What happened to Spanish Lake? Possibly the best documentary I haven’t seen yet

Update (10/12/12) > View Spanish Lake trailer #2 here

On Wednesday I attended at sneak preview of the documentary-in-progress Spanish Lake during the Open/Closed Film Festival in St. Louis.

Director Phillip Andrew Morton and producer Matt Jordan Smith were on hand to set the scene and context for their film. Morton, who grew up in this northeast St. Louis County community, told a packed house in a second floor space at the Grandel Theatre that he decided to undertake the project as a way of dealing with his feelings and questions about the once-thriving unincorporated town.

Here’s an excerpt about the film on the Open/Closed website:

On a visit to Spanish Lake to see family, Phillip Andrew Morton explored his old stomping grounds and was experienced its decline firsthand. Closed were his church and grade school. The first home he’d ever known was in foreclosure and had been abandoned. In an interview with NOCO, he described the experience as “surreal, shocking and emotionally devastating.” Morton is young, and the transformation he witnessed occurred in less than a decade. Then and there he decided to turn his camera on Spanish Lake and film a documentary.

Basically, Morton’s documentary seeks to explore the intersection of race, real estate and politics in the particular case of his hometown. The story will ring lots of bells with people who grew up in and around St. Louis, with its complex network of more than 90 municipalities and myriad unincorporated communities.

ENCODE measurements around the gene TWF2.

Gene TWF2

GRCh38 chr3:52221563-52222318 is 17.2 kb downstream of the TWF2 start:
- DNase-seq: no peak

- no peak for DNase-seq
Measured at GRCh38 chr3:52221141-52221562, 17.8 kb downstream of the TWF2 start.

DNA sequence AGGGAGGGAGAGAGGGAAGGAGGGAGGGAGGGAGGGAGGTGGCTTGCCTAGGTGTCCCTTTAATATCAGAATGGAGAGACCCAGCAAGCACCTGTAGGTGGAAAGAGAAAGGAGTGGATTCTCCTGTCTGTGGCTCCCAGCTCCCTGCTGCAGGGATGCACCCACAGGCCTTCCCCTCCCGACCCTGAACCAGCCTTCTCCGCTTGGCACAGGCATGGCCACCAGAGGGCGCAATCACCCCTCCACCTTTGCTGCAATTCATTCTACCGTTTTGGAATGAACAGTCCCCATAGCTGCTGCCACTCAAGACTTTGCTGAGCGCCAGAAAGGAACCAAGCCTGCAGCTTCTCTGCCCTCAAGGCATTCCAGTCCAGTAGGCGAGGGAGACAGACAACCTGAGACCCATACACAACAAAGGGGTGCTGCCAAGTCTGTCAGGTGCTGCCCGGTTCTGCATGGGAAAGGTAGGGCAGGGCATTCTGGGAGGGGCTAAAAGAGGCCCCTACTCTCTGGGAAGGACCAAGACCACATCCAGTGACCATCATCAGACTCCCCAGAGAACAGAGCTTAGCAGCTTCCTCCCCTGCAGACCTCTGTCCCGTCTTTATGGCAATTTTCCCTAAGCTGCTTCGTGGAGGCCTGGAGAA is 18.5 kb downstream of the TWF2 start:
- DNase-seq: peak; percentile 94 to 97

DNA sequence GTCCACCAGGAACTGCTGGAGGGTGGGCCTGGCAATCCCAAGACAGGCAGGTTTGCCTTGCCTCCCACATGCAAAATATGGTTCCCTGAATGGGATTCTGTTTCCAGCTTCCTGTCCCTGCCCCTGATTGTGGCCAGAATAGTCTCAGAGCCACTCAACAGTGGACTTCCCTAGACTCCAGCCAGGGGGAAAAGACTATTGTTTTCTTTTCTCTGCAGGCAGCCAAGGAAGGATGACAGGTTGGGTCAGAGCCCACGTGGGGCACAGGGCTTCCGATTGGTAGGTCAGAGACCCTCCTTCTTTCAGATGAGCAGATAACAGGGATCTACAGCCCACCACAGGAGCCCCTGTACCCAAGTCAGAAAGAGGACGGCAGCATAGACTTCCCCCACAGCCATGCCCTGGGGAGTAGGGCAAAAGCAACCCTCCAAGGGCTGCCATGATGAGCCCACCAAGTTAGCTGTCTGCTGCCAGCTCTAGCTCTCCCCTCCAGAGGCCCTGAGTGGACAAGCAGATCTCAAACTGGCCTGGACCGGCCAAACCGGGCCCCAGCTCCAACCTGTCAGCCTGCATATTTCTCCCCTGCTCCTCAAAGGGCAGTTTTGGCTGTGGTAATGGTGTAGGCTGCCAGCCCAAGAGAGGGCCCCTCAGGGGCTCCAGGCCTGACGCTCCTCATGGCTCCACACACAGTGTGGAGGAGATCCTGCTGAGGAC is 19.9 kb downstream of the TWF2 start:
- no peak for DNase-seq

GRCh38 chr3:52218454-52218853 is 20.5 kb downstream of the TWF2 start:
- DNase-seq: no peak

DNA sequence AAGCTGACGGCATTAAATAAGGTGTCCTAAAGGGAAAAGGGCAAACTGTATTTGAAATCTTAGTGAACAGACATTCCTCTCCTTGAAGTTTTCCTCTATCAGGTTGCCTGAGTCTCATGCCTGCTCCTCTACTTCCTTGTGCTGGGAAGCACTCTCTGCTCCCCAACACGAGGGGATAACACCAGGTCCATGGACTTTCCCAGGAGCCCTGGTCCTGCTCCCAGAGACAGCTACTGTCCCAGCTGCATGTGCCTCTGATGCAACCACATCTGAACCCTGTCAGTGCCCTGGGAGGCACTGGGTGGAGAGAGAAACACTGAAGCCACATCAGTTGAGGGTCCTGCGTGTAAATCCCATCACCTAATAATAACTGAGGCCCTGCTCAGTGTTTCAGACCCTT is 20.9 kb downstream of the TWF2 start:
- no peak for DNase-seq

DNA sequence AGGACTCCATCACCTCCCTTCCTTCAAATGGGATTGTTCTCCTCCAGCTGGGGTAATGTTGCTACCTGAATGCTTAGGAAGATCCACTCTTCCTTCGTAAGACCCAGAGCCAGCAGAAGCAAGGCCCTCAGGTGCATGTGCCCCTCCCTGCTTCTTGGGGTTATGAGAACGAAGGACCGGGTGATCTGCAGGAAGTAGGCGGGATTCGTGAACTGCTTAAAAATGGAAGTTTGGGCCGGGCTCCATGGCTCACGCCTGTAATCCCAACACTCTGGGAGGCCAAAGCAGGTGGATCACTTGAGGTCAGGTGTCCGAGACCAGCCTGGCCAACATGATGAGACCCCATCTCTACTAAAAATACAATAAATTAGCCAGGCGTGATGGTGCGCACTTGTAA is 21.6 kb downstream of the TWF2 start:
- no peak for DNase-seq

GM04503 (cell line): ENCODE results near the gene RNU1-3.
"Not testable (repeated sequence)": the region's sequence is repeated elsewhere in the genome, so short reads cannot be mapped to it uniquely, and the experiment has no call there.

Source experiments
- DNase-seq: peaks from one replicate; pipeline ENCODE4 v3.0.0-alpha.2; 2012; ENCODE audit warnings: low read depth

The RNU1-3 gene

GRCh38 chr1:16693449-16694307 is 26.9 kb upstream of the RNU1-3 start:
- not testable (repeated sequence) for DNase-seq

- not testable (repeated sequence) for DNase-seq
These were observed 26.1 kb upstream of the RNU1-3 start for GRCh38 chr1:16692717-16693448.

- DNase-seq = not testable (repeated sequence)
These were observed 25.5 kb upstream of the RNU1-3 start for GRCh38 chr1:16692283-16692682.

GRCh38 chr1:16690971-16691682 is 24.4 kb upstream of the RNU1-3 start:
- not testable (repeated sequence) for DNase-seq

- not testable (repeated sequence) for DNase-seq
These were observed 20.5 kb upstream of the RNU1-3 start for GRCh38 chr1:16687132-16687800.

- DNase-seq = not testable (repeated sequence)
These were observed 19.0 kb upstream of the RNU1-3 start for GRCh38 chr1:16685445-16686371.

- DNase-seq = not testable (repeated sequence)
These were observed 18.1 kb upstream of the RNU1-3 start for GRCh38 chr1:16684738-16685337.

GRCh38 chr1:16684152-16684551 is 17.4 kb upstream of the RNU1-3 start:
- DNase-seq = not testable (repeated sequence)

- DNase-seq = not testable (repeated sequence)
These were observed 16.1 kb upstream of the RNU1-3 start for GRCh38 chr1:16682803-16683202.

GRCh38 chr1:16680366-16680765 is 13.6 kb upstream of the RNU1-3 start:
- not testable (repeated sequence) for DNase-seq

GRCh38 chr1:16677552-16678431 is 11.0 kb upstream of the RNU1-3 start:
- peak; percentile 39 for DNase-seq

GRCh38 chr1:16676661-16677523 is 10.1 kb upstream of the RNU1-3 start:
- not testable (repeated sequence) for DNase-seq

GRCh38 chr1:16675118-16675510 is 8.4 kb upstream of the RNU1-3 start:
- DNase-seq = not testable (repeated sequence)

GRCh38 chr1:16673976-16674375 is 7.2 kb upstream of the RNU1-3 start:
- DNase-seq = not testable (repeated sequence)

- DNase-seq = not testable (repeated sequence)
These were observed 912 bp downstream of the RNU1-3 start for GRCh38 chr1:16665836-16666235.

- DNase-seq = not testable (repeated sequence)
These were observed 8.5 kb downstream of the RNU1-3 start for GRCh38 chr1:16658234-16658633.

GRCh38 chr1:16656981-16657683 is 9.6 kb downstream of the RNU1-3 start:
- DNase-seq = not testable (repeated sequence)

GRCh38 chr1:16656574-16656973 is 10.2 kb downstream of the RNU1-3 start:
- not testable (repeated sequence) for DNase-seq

As I understand it, unincorporated communities are governed by the county. That means no city or aldermanic council, no local taxes, and no local control. Apparently, most Spanish Lake residents wanted it this way. One woman in the documentary calls opting not to incorporate the “biggest mistake we ever made.”

Morton and Smith showed the trailer and two clips of the film, in which a number of themes emerged:

  • The role of federal government housing initiatives in the 1960s and 1970s
  • The alleged practice of “racial steering,” by local realtors
  • The aforementioned unincorporated status of the Spanish Lake
  • Class insecurities and aspirations
  • Racial prejudice

The love that former Spanish Lake residents feel for their declining community is apparent and quite striking. The regret about leaving is palpable, even when people are not openly weeping. The president of the Spanish Lake Community Association is Dora Gianoulakis; she never left the town. She spoke quite eloquently Wednesday in answer to questions from the audience.

At the moment, Spanish Lakers are working hard to raise funds to restore an historic building in order to turn it into a community center. Morton credits Gianoulakis for helping improve Spanish Lake. On Wednesday he described physical and attitudinal changes in the town he’s seen in just the past few years.

There were blacks and whites at the screening Wednesday, including many former and current Spanish Lake residents. I wish we could have heard more about how these two segments of the community feel about each other today, since skin color and economic status played such a major role in what happened to Spanish Lake.

The film will likely have an August release.

Read more:

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